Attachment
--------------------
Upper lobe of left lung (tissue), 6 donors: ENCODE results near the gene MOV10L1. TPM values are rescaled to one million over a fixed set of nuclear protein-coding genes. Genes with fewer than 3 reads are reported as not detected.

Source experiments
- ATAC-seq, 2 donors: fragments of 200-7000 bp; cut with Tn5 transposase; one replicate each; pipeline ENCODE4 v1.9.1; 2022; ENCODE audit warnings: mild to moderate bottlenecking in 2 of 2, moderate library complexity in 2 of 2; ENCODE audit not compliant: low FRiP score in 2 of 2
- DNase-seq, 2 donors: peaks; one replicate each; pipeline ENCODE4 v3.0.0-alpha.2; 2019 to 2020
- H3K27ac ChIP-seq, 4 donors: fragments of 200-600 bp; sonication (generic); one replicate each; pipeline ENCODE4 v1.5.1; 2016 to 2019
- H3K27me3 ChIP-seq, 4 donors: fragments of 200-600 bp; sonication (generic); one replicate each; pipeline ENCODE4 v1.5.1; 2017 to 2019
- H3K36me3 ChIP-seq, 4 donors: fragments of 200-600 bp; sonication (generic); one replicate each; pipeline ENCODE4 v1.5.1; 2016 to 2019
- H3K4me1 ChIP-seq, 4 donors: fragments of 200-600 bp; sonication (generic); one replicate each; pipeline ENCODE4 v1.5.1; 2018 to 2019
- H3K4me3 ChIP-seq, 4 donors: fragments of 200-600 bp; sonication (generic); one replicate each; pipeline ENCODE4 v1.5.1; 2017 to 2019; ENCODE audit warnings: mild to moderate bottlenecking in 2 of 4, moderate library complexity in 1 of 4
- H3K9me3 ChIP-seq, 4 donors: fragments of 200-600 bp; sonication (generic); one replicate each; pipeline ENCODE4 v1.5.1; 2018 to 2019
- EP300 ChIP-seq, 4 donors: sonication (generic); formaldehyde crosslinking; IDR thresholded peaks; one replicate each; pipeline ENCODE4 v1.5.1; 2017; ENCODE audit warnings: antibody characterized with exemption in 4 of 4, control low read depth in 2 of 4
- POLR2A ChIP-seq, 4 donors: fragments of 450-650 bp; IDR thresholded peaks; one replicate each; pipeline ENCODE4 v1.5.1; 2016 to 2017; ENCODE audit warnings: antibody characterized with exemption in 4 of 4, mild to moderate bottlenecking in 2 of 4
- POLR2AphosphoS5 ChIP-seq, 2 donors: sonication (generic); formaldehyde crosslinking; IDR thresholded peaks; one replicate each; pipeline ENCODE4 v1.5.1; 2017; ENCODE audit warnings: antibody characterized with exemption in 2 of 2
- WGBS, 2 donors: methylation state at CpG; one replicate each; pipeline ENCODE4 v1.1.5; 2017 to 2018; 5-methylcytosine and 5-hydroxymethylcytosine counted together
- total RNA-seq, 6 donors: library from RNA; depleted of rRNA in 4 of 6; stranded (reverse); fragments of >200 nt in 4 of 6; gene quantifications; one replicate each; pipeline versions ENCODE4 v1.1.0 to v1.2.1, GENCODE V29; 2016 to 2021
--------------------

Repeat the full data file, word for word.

Upper lobe of left lung (tissue), 6 donors: ENCODE results near the gene MOV10L1. TPM values are rescaled to one million over a fixed set of nuclear protein-coding genes. Genes with fewer than 3 reads are reported as not detected.

Source experiments
- ATAC-seq, 2 donors: fragments of 200-7000 bp; cut with Tn5 transposase; one replicate each; pipeline ENCODE4 v1.9.1; 2022; ENCODE audit warnings: mild to moderate bottlenecking in 2 of 2, moderate library complexity in 2 of 2; ENCODE audit not compliant: low FRiP score in 2 of 2
- DNase-seq, 2 donors: peaks; one replicate each; pipeline ENCODE4 v3.0.0-alpha.2; 2019 to 2020
- H3K27ac ChIP-seq, 4 donors: fragments of 200-600 bp; sonication (generic); one replicate each; pipeline ENCODE4 v1.5.1; 2016 to 2019
- H3K27me3 ChIP-seq, 4 donors: fragments of 200-600 bp; sonication (generic); one replicate each; pipeline ENCODE4 v1.5.1; 2017 to 2019
- H3K36me3 ChIP-seq, 4 donors: fragments of 200-600 bp; sonication (generic); one replicate each; pipeline ENCODE4 v1.5.1; 2016 to 2019
- H3K4me1 ChIP-seq, 4 donors: fragments of 200-600 bp; sonication (generic); one replicate each; pipeline ENCODE4 v1.5.1; 2018 to 2019
- H3K4me3 ChIP-seq, 4 donors: fragments of 200-600 bp; sonication (generic); one replicate each; pipeline ENCODE4 v1.5.1; 2017 to 2019; ENCODE audit warnings: mild to moderate bottlenecking in 2 of 4, moderate library complexity in 1 of 4
- H3K9me3 ChIP-seq, 4 donors: fragments of 200-600 bp; sonication (generic); one replicate each; pipeline ENCODE4 v1.5.1; 2018 to 2019
- EP300 ChIP-seq, 4 donors: sonication (generic); formaldehyde crosslinking; IDR thresholded peaks; one replicate each; pipeline ENCODE4 v1.5.1; 2017; ENCODE audit warnings: antibody characterized with exemption in 4 of 4, control low read depth in 2 of 4
- POLR2A ChIP-seq, 4 donors: fragments of 450-650 bp; IDR thresholded peaks; one replicate each; pipeline ENCODE4 v1.5.1; 2016 to 2017; ENCODE audit warnings: antibody characterized with exemption in 4 of 4, mild to moderate bottlenecking in 2 of 4
- POLR2AphosphoS5 ChIP-seq, 2 donors: sonication (generic); formaldehyde crosslinking; IDR thresholded peaks; one replicate each; pipeline ENCODE4 v1.5.1; 2017; ENCODE audit warnings: antibody characterized with exemption in 2 of 2
- WGBS, 2 donors: methylation state at CpG; one replicate each; pipeline ENCODE4 v1.1.5; 2017 to 2018; 5-methylcytosine and 5-hydroxymethylcytosine counted together
- total RNA-seq, 6 donors: library from RNA; depleted of rRNA in 4 of 6; stranded (reverse); fragments of >200 nt in 4 of 6; gene quantifications; one replicate each; pipeline versions ENCODE4 v1.1.0 to v1.2.1, GENCODE V29; 2016 to 2021